What are learning styles?
For decades, education professionals around the globe have been taught the concept of learning styles to assist in structuring more learner-centred teaching activities.
In more recent times, the validity of the practice of assessing a student’s learning style has been questioned and formally rebuked through extensive research as being a pseudo-scientific approach. Yet the concept persists. This is probably due to the convenience and wide spread acceptance that people learn differently from one another – therefore… learning styles?
Later research from the fields of neuroscience and educational psychology have shone a clearer light on what is actually happening inside our brains. We have so many different ways of processing information that we are susceptible to different ways of inputting that information depending on all sorts of variables like:
- time of the day
- how much sleep we’ve had
- what it is that we’re trying to learn
- our motivation to learn (known as retention intention)
- external motivators (is something or someone pushing us to learn something)
- level of distractions
- pre-existing experiences
- physical limitations (do you have a physical condition that acts as a barrier to learning?)
- cognitive pre-disposition (mental health certainly has a large role to play)
- the learning environment
- the content we are trying to learn
- our experience – positive or negative – with similar learning content or contexts (e.g. learning on a computer when you’ve had issues dealing with technology in the past)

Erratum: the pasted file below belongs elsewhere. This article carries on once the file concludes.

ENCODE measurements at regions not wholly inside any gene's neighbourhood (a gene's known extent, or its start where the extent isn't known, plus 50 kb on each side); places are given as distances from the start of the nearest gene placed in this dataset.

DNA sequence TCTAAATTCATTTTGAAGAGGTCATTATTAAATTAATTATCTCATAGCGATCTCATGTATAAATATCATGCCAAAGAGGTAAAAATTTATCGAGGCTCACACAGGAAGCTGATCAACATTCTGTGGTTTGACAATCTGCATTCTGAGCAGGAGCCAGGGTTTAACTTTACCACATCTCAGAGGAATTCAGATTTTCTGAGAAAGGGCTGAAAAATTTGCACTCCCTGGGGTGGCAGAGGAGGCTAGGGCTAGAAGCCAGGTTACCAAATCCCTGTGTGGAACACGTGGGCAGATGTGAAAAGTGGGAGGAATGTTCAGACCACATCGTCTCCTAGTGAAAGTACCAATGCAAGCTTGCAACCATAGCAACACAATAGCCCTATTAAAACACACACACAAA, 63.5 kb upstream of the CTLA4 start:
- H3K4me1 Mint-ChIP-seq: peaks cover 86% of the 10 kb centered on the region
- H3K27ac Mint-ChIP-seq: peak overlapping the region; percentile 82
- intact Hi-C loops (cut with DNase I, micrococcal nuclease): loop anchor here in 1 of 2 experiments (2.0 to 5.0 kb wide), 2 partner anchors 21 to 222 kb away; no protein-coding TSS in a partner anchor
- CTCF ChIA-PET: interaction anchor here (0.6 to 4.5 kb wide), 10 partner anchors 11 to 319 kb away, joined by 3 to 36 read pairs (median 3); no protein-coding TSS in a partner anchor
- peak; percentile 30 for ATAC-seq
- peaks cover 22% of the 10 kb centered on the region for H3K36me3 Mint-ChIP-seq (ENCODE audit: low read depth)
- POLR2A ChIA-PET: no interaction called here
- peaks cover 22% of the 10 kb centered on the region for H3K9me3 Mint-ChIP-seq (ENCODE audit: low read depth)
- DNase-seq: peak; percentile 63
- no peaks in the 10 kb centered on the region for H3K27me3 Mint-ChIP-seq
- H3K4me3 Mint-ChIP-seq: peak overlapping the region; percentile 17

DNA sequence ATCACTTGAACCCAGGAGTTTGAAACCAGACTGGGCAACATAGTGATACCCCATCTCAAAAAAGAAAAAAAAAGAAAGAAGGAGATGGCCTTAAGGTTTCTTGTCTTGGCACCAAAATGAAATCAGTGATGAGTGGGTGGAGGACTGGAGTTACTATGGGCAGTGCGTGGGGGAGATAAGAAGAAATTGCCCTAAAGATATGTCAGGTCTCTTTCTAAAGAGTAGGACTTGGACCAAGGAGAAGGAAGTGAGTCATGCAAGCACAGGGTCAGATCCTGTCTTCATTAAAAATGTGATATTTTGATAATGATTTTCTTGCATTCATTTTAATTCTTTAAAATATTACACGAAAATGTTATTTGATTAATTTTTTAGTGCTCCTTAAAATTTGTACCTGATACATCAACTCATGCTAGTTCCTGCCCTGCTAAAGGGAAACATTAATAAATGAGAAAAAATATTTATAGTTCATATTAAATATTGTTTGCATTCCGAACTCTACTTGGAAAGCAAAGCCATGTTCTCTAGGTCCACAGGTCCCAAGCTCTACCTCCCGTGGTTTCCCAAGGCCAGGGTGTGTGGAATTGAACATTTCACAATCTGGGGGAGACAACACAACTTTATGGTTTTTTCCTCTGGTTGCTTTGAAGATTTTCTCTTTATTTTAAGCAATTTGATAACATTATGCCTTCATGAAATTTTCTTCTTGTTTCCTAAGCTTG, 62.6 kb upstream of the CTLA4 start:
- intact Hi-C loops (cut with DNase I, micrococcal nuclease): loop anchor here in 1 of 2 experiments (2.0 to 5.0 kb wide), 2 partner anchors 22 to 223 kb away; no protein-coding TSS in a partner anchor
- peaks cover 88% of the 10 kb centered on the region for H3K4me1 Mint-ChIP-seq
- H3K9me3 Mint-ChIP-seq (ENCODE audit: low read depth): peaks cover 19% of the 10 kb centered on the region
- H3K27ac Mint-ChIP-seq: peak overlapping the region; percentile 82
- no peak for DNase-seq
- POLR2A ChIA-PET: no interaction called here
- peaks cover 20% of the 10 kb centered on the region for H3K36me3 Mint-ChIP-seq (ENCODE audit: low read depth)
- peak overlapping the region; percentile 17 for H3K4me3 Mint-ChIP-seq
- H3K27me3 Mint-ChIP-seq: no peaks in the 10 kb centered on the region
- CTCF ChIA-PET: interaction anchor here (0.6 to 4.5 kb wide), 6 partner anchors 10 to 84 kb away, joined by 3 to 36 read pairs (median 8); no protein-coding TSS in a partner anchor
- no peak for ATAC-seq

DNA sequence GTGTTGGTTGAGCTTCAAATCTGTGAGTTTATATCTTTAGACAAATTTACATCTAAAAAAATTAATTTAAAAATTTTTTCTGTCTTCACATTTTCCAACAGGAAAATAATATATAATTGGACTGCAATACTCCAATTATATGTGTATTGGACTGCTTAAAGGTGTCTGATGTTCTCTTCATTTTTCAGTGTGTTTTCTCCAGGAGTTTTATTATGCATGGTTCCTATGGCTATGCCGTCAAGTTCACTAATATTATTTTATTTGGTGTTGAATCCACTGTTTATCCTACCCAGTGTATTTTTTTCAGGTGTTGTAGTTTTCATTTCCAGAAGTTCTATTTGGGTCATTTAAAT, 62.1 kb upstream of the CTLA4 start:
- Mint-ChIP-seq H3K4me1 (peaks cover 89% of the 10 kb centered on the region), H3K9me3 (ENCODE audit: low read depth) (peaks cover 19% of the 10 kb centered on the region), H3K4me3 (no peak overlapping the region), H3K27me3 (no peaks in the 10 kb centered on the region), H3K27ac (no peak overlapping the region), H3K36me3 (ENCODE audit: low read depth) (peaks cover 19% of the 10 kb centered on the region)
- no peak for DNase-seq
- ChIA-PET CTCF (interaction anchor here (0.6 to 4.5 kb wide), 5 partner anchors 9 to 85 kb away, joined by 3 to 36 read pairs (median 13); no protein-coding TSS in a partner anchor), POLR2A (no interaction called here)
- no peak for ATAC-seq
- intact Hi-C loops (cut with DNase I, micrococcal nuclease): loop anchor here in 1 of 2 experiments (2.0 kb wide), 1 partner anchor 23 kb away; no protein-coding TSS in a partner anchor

So as you can see – boiling this down to a list of four possible learning styles is not only difficult (impossible) – but potentially harmful to the learning outcomes of your students if we focus on any one method of teaching.
Giving this, the TAE program requires you to have an understanding of learning styles. As such, the most common variant used mostly in primary, secondary and some vocational education, is the VARK model. VARK stands for Visual, Auditory, Reading/Writing, and Kinaesthetic. In any given circumstance, your learners will show a preference for one of more of these styles. A well trained teacher will create content and activities that expose their students to a variety of these methods – known as multi-sensory teaching. Given what we do know about learning, a multi-sensory approach provides for better ‘encoding’ of the new information. And at the very least, makes the training session more interesting and enjoyable.
Finding out the learning preferences and needs of your students
If you access information gathered by the enrolment process, you should get an indication of some basic learning needs. Enrolment form questions usually ask for indications of learning difficulties such as pre-existing conditions, cognitive barriers and so on. There are also more subtle ways of picking up your learners preferences such as their existing level of education, age, handwriting (if applicable), and any results from a literacy and language questionnaire.
But we don’t always have enrolment forms on hand at the start of training. So a common way is to ask questions before and during your session to help guide the delivery of your activities and information.
Lastly, you may have access to employer input and/or a cohort description outlined in the training and assessment strategy – each of which can help you provide more appropriate learning activities for your students.